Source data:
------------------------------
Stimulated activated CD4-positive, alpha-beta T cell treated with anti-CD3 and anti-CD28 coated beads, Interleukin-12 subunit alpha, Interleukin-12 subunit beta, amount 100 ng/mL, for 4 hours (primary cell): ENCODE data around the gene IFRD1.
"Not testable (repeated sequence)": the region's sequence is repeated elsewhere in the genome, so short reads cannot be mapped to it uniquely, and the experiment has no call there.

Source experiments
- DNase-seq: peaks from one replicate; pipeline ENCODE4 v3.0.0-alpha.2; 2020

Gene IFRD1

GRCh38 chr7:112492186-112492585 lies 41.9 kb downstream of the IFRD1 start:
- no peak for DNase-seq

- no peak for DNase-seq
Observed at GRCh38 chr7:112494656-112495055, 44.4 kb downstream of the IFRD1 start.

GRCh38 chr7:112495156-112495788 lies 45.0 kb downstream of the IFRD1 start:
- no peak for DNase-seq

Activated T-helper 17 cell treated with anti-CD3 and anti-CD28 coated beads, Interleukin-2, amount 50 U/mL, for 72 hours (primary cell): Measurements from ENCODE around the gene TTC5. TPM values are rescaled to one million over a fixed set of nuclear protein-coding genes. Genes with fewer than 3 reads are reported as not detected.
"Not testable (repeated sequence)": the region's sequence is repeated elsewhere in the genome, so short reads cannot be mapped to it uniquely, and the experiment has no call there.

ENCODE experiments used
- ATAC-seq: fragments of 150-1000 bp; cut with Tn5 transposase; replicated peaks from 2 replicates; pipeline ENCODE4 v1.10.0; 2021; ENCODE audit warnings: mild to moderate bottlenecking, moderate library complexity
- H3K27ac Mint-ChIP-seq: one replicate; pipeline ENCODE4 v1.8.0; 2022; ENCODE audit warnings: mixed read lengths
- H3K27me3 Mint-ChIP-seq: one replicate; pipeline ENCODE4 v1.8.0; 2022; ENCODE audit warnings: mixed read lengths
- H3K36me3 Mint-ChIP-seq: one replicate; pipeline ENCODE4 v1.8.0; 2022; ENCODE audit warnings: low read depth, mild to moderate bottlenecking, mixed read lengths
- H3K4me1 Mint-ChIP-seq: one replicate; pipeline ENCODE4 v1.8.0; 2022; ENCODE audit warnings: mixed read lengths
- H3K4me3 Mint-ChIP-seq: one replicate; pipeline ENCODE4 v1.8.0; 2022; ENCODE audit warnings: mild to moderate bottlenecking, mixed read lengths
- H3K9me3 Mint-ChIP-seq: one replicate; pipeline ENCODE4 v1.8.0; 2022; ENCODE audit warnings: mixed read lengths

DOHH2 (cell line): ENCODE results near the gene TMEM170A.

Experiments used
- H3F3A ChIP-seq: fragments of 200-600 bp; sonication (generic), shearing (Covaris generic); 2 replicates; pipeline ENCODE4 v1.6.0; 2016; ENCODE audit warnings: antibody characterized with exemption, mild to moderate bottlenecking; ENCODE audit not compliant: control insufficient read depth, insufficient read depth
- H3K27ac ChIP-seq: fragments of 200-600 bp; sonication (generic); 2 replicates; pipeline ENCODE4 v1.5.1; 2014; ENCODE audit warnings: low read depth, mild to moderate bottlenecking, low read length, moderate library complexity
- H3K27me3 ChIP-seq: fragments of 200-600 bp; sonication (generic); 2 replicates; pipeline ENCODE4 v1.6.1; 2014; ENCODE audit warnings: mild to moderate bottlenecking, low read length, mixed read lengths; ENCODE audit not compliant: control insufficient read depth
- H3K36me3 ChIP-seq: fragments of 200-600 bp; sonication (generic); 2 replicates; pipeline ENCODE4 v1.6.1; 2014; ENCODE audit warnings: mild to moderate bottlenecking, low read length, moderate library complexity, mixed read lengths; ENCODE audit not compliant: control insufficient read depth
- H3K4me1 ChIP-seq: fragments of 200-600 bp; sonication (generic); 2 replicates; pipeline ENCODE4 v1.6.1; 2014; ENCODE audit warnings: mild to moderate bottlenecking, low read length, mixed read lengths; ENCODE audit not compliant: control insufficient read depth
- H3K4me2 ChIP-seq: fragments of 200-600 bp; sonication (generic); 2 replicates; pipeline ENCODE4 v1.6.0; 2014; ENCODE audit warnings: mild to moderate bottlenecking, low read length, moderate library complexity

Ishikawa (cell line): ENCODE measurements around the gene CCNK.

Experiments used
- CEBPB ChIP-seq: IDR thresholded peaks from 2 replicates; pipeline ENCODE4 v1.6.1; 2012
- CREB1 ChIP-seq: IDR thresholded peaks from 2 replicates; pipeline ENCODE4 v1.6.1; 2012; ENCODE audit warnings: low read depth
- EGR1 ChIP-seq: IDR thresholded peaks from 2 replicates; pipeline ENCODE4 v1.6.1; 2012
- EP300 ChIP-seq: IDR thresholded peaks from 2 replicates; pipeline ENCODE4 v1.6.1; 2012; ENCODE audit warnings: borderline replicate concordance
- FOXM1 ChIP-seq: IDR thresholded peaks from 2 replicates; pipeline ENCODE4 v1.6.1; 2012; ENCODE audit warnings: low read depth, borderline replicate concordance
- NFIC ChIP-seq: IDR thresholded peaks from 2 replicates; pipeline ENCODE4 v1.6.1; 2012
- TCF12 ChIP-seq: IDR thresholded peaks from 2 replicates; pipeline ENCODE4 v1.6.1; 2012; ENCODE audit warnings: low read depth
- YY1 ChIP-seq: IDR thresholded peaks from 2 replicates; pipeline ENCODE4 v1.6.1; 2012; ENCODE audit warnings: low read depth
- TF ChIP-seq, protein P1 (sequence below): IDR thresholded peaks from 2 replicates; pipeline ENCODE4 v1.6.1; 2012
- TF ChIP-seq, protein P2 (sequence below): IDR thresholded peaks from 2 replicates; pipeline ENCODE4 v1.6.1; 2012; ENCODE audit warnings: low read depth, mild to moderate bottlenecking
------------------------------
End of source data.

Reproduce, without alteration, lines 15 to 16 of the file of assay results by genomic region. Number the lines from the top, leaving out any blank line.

- ATAC-seq: fragments of 150-1000 bp; cut with Tn5 transposase; replicated peaks from 2 replicates; pipeline ENCODE4 v1.10.0; 2021; ENCODE audit warnings: mild to moderate bottlenecking, moderate library complexity
- H3K27ac Mint-ChIP-seq: one replicate; pipeline ENCODE4 v1.8.0; 2022; ENCODE audit warnings: mixed read lengths